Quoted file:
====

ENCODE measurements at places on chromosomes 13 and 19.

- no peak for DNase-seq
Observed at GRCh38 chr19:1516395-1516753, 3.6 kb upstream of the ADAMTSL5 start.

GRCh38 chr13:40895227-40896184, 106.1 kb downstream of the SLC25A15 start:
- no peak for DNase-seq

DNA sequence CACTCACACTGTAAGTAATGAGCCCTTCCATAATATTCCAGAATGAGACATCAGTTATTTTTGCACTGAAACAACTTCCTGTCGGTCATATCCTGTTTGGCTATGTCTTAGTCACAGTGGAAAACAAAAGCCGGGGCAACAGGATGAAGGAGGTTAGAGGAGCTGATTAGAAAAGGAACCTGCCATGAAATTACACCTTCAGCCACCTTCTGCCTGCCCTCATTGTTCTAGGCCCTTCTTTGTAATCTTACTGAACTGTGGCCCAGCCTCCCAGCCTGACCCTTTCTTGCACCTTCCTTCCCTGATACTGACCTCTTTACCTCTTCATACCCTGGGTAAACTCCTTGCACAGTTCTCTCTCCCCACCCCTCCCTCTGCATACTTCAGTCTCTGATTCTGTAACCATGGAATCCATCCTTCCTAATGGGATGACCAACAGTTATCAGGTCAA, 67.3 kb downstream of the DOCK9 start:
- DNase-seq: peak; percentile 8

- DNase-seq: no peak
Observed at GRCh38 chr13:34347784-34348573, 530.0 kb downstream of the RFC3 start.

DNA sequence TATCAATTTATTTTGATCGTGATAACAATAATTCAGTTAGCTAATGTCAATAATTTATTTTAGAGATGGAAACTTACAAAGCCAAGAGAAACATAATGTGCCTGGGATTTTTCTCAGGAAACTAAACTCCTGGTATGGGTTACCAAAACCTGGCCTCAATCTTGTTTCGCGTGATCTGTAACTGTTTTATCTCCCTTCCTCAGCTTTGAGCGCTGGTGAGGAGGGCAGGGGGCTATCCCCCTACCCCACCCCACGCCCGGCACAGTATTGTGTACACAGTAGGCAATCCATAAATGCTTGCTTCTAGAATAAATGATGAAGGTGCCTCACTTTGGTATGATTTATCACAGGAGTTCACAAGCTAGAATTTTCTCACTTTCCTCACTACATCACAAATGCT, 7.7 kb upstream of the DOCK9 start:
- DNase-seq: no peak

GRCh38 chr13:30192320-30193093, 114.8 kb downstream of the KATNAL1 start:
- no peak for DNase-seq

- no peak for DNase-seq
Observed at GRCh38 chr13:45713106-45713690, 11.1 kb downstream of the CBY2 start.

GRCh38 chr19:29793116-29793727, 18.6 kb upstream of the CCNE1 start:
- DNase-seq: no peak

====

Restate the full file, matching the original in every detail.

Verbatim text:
ENCODE measurements at places on chromosomes 13 and 19.

- no peak for DNase-seq
Observed at GRCh38 chr19:1516395-1516753, 3.6 kb upstream of the ADAMTSL5 start.

GRCh38 chr13:40895227-40896184, 106.1 kb downstream of the SLC25A15 start:
- no peak for DNase-seq

DNA sequence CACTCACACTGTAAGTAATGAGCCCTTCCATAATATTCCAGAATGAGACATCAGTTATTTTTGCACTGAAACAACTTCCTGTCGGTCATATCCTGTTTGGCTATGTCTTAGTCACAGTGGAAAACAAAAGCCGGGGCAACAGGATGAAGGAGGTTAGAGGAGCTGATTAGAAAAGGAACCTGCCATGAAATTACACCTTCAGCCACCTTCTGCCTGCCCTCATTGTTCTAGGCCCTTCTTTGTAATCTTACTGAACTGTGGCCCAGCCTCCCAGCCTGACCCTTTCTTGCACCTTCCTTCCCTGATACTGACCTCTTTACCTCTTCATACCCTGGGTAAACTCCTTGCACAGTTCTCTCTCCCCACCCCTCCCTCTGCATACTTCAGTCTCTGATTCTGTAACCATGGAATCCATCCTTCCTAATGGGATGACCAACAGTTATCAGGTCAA, 67.3 kb downstream of the DOCK9 start:
- DNase-seq: peak; percentile 8

- DNase-seq: no peak
Observed at GRCh38 chr13:34347784-34348573, 530.0 kb downstream of the RFC3 start.

DNA sequence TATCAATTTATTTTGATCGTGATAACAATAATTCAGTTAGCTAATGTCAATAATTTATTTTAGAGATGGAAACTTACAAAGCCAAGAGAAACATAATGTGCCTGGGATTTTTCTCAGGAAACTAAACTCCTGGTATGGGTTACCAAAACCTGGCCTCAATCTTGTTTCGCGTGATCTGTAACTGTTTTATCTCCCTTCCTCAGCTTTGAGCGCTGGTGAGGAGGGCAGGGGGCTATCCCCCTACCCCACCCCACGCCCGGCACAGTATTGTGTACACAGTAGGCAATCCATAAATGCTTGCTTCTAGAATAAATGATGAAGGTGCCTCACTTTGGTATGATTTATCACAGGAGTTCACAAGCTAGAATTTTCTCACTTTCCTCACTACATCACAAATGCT, 7.7 kb upstream of the DOCK9 start:
- DNase-seq: no peak

GRCh38 chr13:30192320-30193093, 114.8 kb downstream of the KATNAL1 start:
- no peak for DNase-seq

- no peak for DNase-seq
Observed at GRCh38 chr13:45713106-45713690, 11.1 kb downstream of the CBY2 start.

GRCh38 chr19:29793116-29793727, 18.6 kb upstream of the CCNE1 start:
- DNase-seq: no peak